It’s 2:05 P.M. Your PAK is due in 15 minutes and you’re frantically searching for an open computer but on a deadline, those are rarer than fights at Kerr. There’s an available computer and it’s whispering your name. Your legs start moving towards the computer before any one can claim what’s rightfully yours. Arriving at the computer and turning it on, the overwhelming stress is replaced by relief. But after several attempts, your computer does not turn on. You waste 10 minutes searching for a solution, then someone finally tells you that the computer is broken.
If the campus had WiFi, students could use their own smart phones and laptops to access the internet, and lack of access to a working computer would not be such a problem on deadlines.
Learning your lesson, you bring your own laptop the next time your PAK is due. Your device detects a weak WiFi signal but it can’t get in because the district WiFi is reserved for district devices only. It’s protected by a password and also by the fact that each distrct device has a “fingerprint” that lets it into the network. This top-secret protection of WiFi is caused by the Children Internet Protection Act (CIPA), was designed to prevent access to websites that display inappropriate content. Granting students access to WiFi might be considered a violation of the act, unless the district sets up a WiFi system that filters access the same way the school computers do. However, a majority Kerr’s student population will not be so irresponsible as to abuse their access to WiFi.
Establishing WiFi for students would be an cost effective procedure that will benefit everyone as far as effiency and effectiveness. Since Kerr students are required to use eChalk for many of their classes, WiFi would help students in completing their assignments.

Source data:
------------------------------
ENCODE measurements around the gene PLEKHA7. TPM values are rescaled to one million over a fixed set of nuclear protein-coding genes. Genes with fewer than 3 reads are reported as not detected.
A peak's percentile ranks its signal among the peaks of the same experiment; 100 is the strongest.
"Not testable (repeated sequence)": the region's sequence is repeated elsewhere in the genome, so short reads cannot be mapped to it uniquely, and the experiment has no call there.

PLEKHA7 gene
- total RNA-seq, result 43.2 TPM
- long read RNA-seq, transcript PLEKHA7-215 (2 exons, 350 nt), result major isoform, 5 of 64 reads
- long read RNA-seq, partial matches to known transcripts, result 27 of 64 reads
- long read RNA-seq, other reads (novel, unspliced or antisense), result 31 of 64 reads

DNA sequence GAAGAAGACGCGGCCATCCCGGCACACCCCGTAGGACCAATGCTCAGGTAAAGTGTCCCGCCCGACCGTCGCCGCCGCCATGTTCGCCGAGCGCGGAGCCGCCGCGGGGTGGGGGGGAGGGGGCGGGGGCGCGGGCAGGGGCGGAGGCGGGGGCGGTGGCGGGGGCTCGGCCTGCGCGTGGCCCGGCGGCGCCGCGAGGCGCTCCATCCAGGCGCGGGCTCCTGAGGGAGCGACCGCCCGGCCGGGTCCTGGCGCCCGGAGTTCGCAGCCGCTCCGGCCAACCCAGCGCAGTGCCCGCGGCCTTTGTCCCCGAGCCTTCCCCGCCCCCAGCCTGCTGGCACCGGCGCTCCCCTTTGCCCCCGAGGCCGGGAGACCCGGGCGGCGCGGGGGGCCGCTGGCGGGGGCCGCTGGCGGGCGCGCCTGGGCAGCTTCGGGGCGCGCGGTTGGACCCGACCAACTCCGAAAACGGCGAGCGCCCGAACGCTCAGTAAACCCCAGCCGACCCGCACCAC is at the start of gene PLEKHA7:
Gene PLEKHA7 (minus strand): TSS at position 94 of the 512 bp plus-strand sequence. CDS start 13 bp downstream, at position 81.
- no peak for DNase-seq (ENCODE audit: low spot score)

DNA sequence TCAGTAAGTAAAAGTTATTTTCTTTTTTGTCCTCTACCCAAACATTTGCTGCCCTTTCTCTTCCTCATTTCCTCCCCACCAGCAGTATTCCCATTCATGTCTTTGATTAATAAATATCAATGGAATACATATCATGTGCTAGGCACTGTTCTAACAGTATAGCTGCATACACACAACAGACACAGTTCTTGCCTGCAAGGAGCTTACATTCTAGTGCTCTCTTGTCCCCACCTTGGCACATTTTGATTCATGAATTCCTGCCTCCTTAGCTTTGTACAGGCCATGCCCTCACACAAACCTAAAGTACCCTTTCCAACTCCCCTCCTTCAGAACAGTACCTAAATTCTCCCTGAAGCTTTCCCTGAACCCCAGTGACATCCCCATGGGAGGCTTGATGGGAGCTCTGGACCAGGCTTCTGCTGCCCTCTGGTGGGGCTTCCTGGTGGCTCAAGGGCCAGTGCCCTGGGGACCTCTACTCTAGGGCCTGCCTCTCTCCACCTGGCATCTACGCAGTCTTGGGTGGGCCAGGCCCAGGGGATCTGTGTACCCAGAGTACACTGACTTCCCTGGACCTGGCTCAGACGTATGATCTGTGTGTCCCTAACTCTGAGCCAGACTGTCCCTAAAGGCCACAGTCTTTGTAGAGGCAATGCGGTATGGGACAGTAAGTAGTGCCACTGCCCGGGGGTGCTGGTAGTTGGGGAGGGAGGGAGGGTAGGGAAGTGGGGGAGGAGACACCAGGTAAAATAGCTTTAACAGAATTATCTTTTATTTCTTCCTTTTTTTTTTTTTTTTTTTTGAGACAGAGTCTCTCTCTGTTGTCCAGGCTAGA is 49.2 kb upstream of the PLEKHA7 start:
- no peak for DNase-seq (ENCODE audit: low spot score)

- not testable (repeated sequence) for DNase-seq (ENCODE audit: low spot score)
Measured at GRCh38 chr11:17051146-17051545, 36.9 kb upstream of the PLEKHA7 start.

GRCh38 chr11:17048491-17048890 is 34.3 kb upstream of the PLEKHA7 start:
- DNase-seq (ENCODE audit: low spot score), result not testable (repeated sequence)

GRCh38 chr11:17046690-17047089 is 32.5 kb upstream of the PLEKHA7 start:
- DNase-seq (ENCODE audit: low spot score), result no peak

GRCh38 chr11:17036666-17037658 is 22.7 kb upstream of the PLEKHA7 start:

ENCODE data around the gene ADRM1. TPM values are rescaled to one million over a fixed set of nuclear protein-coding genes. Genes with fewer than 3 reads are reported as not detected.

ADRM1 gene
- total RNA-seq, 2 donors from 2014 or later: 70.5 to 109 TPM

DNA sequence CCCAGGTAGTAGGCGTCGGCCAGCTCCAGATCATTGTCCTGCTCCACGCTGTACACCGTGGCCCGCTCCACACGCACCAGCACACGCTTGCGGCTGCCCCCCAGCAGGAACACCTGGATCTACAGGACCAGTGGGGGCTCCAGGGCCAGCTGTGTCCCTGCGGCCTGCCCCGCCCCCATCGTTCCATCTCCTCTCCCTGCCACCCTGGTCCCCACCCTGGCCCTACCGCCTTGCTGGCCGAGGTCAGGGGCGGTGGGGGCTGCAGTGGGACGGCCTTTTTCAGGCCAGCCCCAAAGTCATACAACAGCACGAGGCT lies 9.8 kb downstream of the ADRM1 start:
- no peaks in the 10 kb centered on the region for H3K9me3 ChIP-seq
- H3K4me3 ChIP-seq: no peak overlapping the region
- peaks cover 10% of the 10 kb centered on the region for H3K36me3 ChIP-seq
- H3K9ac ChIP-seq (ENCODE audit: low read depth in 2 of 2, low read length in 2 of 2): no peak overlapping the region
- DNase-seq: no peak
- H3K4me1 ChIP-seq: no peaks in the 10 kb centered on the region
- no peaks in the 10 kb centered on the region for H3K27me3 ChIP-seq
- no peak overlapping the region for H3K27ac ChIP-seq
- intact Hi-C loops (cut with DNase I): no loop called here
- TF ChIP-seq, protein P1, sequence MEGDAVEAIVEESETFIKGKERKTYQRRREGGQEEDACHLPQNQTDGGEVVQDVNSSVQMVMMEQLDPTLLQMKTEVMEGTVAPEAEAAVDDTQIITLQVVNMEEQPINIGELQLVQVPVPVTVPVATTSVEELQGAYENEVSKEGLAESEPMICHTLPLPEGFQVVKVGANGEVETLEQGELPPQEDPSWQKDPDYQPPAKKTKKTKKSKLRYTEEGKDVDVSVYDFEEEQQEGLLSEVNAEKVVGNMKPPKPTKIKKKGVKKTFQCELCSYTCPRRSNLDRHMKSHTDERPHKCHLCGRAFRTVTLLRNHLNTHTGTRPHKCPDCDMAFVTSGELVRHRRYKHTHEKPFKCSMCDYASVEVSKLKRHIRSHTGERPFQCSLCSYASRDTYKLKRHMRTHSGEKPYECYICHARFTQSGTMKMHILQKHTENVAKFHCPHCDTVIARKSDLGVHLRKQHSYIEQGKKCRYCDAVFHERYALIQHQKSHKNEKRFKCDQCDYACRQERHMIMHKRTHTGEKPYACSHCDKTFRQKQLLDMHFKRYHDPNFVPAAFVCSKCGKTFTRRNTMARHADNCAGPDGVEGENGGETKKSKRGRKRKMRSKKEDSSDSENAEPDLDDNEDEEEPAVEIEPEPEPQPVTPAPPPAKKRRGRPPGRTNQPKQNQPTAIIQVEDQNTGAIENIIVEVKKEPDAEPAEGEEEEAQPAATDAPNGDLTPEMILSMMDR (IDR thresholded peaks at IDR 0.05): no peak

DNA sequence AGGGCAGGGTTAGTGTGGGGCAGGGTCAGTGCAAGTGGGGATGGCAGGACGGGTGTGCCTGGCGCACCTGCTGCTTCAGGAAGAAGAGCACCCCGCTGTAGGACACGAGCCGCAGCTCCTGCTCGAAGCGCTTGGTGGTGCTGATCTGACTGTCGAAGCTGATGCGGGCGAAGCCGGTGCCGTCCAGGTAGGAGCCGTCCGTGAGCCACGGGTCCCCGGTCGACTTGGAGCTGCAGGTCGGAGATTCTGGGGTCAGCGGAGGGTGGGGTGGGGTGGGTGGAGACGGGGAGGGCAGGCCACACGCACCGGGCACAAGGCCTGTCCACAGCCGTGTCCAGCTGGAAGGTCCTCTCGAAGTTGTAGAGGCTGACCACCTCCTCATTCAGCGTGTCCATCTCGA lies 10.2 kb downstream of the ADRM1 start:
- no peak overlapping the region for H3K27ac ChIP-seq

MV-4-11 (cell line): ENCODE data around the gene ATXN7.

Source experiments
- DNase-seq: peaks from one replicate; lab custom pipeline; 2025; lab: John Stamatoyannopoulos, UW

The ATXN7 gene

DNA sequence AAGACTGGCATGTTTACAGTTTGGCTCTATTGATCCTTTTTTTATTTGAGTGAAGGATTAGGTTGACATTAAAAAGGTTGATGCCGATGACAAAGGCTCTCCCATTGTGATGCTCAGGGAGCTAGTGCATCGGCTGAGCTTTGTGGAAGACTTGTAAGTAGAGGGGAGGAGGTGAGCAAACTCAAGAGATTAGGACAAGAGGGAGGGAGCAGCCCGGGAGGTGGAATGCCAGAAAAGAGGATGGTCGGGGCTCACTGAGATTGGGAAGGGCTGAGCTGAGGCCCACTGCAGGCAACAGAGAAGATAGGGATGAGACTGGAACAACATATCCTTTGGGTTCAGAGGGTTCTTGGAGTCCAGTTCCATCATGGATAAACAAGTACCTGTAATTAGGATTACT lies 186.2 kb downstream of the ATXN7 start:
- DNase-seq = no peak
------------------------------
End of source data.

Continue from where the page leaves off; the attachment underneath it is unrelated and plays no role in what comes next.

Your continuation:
Many benefits would come with the acquistion of WiFi. Students would be able to work efficiently on their classwork without worrying about not having access to computers. Aside from freeing up the computer commute that plagues Kerr, WiFi could also be the gateway to faster internet speed. Alief ISD’s internet is not the fastest, with room for improvement; the district should look at adding WiFi as it could possibly address the speed issue as the campus internet access is reconfigured.
Even with the CIPA policy in place, Alief ISD schools could still have access to WiFi while not violating the policy. One compromise to satisfy both sides, students and district alike, is to install the existing McAfee URL blocker into the WiFi system so that whenever students log into it, they would have to follow the internet guidelines of district. Another compromise would be to grant access to WiFi to Kerr only, as a test trial. The results would then determine if the entire district deserved access to WiFi or not.
Alief ISD needs WiFi and the district should comply with the students’ needs and grant us access to WiFi. Whether it starts at Kerr or at every high school, the district should start planting the seeds of WiFi soon.